Schools across Scotland closed as teachers strike over pay

Almost all schools in Scotland have closed their doors to pupils as teachers took part in their first national strike for nearly 40 years after the latest dismissal. payment proposal as a “disgrace”.

Only a few primary schools in Orkney and Shetland opened as normal on Thursday, while children elsewhere stayed at home as thousands of members of the Education Institute Scotland (EIS) participated in the one-day strike.

The EIS represents 80% of Scotland’s teachers and Thursday’s industrial action has affected almost all primary, secondary and schools in need of extra support, as well as many nurseries and early years learning centres.

The union said there were picket lines across Scotland with regional pay campaign rallies planned in Glasgow, Edinburgh, Aberdeen, Inverness and Elgin during the afternoon.

Teachers voted overwhelmingly for strike action after rejecting a 5% pay offer in a ballot more than three months ago. Meanwhile, EIS described a last minute offer Touted as “cynical” by employers this week, the average value of an offer has been raised from 5% to just 5.07%.

The general secretary of the EIS, Andrea Bradley, said “their much-touted ‘liberal and progressive’ proposal is actually an average of 71 pence extra per week for Scottish teachers than the previously rejected proposal.”

“We really did not want to be in this position, and have been engaged constructively in talks for many months, but have been forced into this strike by the inaction of the Scottish Government and Cosala (Conference of Scottish Local Authorities) who have refused Give any correction in the salary offer completely rejected by the teachers three months ago.

The education secretary, Shirley-Anne Somerville, said the latest proposal – the fourth that has gone to the unions – would mean a 21.8% cumulative increase in teacher pay from 2018 and a starting salary for a fully qualified teacher of £35,600 – £7,650. than counterparts in England.

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Somerville said, “It is absolutely impossible to make a 10% increase in the fixed budget the Scottish Government is working with.”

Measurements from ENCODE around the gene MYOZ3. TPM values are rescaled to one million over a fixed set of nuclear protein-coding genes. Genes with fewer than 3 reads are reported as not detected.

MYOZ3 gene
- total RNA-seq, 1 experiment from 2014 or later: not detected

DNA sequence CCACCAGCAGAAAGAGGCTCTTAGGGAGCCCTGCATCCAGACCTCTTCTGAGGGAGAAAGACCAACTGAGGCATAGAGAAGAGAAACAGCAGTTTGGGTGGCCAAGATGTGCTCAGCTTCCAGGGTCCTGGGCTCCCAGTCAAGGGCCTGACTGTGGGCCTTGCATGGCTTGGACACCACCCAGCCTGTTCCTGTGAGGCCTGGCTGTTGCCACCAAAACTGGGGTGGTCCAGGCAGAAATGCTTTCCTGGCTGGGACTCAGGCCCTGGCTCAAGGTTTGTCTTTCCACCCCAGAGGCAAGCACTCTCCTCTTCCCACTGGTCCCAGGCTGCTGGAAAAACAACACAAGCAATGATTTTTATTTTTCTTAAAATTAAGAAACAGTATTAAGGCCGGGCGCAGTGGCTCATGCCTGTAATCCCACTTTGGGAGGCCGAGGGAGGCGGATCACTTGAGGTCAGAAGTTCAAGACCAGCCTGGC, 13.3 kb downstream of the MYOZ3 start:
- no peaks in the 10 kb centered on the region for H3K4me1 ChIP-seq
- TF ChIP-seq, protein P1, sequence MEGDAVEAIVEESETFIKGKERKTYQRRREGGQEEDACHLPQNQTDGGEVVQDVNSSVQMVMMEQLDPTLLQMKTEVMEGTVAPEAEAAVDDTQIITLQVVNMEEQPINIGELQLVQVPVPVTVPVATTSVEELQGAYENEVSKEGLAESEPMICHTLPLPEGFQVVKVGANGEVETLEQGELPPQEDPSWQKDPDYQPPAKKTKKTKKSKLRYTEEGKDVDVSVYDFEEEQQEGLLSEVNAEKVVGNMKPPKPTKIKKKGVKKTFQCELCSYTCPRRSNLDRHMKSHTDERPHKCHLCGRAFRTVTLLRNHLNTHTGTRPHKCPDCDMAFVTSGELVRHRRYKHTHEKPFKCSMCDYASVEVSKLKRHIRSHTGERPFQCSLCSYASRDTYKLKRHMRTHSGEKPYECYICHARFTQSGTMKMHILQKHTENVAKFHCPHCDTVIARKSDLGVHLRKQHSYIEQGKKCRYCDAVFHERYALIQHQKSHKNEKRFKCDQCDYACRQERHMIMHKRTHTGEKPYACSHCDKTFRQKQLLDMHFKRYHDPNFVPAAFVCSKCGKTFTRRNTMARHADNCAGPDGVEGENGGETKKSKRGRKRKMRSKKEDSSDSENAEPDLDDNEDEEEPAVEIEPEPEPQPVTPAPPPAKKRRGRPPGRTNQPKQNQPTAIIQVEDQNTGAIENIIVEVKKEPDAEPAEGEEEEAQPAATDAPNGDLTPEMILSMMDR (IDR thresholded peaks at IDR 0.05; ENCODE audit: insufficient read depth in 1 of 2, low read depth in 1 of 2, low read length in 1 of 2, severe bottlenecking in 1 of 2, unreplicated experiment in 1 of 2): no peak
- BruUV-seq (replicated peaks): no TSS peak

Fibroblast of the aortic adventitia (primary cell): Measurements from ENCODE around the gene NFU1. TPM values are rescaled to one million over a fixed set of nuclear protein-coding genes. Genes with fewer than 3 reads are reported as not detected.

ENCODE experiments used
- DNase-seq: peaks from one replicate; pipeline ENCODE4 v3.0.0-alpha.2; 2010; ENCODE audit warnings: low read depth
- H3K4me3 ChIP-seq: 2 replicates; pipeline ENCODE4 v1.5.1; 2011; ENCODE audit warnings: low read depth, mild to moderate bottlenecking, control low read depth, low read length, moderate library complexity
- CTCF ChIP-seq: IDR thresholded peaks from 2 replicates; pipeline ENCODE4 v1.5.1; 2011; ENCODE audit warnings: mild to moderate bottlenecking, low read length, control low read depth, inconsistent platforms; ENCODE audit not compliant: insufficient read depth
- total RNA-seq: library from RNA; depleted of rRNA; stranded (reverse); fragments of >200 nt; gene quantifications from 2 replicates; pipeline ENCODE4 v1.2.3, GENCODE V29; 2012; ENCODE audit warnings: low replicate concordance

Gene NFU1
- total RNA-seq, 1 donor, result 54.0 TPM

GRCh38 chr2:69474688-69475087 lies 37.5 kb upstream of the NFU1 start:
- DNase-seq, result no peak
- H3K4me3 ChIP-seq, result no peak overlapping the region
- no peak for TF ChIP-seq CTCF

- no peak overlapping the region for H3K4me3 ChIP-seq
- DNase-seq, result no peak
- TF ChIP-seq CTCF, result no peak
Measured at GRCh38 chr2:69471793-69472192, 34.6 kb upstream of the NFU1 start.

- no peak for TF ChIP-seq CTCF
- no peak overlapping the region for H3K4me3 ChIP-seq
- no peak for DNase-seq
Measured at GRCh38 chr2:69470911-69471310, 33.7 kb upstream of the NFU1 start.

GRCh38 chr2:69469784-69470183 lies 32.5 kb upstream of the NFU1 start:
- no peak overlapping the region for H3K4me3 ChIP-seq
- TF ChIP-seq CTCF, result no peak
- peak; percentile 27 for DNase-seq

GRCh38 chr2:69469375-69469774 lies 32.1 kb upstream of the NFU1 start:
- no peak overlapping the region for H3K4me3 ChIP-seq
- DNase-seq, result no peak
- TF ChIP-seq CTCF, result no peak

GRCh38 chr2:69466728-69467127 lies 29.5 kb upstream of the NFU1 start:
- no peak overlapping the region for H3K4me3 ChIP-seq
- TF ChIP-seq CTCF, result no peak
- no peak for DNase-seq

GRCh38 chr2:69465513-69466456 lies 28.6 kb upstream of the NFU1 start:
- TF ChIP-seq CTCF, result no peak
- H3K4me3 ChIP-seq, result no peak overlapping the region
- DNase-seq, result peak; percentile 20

“I recognize the strength felt within the unions but they also need to recognize that the Scottish Government has a fixed budget and is already committed. Any new money for teacher salaries will have to come from elsewhere in the education sector. Will happen.

Under Cosla’s latest rejected pay proposal, some teachers earning less than £40,107 will receive an extra £1,926 a year, equivalent to a 6.86% increase for the lowest paid, while teachers in the top two bands will receive a 5.5% increase % increase is being offered. ,

Teachers told BBC Radio’s Good Morning Scotland program about their anger over the latest pay cuts, and how difficult it was to take strike action. Andrew, a teacher who works in Angus, said: “Our main job is to look after and educate young people. We would love to do that but we also want that we get paid at par with inflation.”

The EIS is planning further strike action in the new year as the disruption continues in Scotland, while the Scottish Secondary Teachers’ Union and the NASUWT union are planning to strike 7th and 8th DecemberThis led to the closure of some schools and disrupted timetables in others.

In EnglandMembers of the two largest teaching unions, the National Education Union and NASUWT, are voting to strike after the government failed to improve its 5% pay offer, which could lead to the closure of schools and colleges this winter has increased.

The Association of School and College Leaders has also opened its first consultative ballot, asking members whether they support a formal ballot on strike action.

Read full story at the guardian.com

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